As we start a new decade, it’s a great time to reconsider how we advocate for housing. The way we communicate has shifted drastically since 2010. In the last decade, social media became the go-to platform for communication; digital resources outpaced print newspapers in the U.S. as a news source, and more people than ever are engaging politically online. Simply put, the playing field has changed for housing communicators like me. We can no longer exclusively rely on our canned political jargon, crafted for congressional members and staffers on the Hill – our audience is now much broader than that.
In June 2019, the National Low Income Housing Coalition reported that extremely low-income families account for 71 percent of all severely housing cost-burdened renters in the U.S., spending more than half of their limited incomes on housing costs. These high costs force them to cut back on other basic necessities like food, health care and transportation, while also putting them at risk of housing instability.
Affordable housing communicators and advocates can make the case for more affordable housing resources by helping residents raise their voices, to break through the noise and make an impact in our crowded digital and political environment. This requires us to adapt our methods of communicating, or risk being drowned out as we enter a new decade. Affordable homes serve as a foundation that impacts the economy of not only individual families, but an entire community. The couriers of this new narrative should not be limited to traditional housing advocacy groups. We can do that by engaging the largest natural group of advocates we have – residents.
Storytelling is one of the most effective means of communication. A good story brings an important issue to life by adding that personal story component of “I know this is true, because I’ve lived it.” If done well, stories can engage audiences, convey information and influence action.
When the National Housing Trust and Enterprise Community Partners launched Where Will We Live? in 2017, we wanted to highlight the importance of affordable housing by sharing stories from residents who live in assisted communities. We shared their stories with elected officials and community leaders, educating them firsthand about the benefits posed by affordable housing policies, and advocating for additional resources to ensure everyone can access an affordable, quality home. The message was not just numbers, facts and figures. These stories represented real people: nurses, students, immigrants, refugees and single parents.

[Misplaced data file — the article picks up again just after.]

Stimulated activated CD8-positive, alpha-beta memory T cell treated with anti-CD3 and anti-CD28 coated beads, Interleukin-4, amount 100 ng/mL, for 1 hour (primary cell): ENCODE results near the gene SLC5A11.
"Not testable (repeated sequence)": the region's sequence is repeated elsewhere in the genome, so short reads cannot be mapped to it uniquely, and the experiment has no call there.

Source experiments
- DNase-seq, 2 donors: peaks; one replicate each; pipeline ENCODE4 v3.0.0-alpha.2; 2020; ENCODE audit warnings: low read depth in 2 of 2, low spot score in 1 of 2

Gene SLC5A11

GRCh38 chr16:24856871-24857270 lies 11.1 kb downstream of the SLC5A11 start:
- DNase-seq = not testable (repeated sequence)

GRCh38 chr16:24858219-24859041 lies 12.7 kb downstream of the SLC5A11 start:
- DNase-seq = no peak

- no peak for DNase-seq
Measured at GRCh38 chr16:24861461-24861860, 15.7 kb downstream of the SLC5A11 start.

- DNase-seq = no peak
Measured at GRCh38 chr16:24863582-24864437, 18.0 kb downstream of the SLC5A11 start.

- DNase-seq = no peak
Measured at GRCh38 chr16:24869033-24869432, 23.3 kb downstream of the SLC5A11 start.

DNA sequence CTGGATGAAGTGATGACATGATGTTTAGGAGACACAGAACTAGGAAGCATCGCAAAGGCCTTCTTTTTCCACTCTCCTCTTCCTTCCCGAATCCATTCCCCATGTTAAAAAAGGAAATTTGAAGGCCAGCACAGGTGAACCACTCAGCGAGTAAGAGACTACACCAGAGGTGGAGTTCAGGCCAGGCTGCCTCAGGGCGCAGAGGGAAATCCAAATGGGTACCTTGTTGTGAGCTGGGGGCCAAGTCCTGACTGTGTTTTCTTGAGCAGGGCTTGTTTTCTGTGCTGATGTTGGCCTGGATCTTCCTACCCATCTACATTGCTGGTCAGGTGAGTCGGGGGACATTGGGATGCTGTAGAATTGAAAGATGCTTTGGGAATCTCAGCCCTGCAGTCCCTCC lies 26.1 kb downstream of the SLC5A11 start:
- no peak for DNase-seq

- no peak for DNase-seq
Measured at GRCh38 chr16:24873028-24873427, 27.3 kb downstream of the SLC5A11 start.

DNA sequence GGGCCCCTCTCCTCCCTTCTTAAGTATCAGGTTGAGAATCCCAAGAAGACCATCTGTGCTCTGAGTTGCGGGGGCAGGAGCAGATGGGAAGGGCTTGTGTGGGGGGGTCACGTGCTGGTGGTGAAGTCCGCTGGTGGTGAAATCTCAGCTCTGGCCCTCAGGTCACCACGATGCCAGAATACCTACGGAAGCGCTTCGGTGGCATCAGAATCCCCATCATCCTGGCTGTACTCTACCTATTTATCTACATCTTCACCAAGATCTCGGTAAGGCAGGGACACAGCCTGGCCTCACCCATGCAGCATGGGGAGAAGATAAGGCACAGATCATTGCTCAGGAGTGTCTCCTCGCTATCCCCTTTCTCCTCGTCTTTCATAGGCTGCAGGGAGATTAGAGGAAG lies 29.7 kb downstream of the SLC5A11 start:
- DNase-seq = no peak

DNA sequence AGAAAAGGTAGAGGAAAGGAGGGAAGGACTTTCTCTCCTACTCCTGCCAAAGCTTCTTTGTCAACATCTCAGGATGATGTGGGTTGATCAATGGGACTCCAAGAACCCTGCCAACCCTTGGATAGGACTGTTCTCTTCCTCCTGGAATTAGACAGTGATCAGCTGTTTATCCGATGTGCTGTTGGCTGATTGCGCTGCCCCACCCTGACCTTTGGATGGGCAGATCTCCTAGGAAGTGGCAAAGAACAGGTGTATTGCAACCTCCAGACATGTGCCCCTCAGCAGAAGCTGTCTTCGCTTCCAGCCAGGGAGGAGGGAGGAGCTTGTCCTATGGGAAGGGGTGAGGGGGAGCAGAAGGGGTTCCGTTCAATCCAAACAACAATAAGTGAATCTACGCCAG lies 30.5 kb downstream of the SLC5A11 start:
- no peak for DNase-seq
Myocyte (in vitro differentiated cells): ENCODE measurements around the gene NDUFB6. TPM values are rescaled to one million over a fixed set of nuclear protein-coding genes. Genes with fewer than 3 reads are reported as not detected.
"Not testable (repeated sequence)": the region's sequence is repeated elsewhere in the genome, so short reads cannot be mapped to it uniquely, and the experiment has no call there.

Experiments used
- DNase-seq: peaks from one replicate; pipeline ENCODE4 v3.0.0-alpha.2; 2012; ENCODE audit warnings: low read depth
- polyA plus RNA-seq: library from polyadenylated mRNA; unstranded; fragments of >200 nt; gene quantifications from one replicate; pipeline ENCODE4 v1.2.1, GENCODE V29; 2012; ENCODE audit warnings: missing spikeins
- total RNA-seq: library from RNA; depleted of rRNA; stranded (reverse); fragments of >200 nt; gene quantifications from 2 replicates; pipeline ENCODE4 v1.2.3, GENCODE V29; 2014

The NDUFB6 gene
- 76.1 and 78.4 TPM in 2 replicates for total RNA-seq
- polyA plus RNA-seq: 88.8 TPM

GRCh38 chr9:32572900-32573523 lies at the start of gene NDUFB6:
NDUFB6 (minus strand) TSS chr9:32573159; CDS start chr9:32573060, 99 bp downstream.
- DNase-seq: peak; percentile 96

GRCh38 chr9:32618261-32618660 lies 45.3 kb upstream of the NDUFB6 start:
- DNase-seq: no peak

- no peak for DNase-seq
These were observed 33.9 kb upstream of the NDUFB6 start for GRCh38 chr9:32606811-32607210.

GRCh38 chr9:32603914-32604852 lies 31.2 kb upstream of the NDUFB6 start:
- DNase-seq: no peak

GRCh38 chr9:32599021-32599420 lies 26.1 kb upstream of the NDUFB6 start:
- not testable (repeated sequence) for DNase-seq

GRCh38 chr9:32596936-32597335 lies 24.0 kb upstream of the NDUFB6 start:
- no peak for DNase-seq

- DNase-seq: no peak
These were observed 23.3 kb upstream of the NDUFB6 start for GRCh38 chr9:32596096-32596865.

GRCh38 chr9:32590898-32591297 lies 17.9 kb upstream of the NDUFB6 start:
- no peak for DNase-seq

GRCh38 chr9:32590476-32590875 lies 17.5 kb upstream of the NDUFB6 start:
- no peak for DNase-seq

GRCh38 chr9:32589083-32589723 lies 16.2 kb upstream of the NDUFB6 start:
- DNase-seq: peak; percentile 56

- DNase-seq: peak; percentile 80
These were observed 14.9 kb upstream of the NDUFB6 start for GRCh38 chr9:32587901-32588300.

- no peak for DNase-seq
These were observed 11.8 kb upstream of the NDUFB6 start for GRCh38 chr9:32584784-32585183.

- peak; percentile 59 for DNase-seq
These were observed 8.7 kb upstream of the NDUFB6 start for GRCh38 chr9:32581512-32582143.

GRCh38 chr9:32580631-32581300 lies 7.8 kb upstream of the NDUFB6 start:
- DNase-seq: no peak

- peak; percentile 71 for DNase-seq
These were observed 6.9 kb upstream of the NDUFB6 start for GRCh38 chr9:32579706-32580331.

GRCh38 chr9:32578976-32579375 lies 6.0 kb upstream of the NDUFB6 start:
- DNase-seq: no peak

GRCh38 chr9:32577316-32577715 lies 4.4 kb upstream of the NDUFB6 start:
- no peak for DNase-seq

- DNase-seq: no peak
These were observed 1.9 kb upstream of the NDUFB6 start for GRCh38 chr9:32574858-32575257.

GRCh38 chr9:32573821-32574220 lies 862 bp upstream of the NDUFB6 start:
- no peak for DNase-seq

We want to help other housing communicators and advocates to strategically integrate residents’ voices into their narrative, which is why the National Housing Trust released the Where Will We Live? Resident Storytelling Toolkit this month.
Storytelling provides a compelling personal perspective to complement hard facts and data. The contents within our toolkit provides communicators with the following:
- Storytelling basics: how to develop an audience, key message, and framework for stories;
- Tools, methods, and resources for collecting stories;
- Establishing relationships to collect resident stories; and
- Producing and distributing stories for outreach and communications efforts.
We hope that this guide will help you effectively include the resident narrative within your communications efforts. Affordable housing is a broad and nuanced topic that requires a holistic approach from all angles. Because of this, it is crucial that housing communicators also discuss the latest tactics and strategies for raising awareness of affordable housing and building support for affordable housing policies and development. NHC’s Solutions for Housing Communications 2020 convening is the only event in the nation that brings housing communicators together to do just that.
Close to 200 communicators representing organizations that work in housing finance, advocacy and development across the nation attended last year’s convening. It was exciting to attend this unique event, where I joined housing media experts who shared tools and resources for producing compelling stories, and housing policy and communications experts who spoke on how to advocate for bipartisan support. This year’s sessions will feature tools and resources for breaking through barriers when communicating about affordable housing. As an NHC Emerging Leader in Affordable Housing member, I look forward to exchanging ideas with my peers and experts this year on March 18 at the National Press Club in D.C.
This is going to be a big year and the start of an innovative decade, but our success relies on the resiliency of our actions and the way in which we communicate. I hope to see you at #SolutionsComms!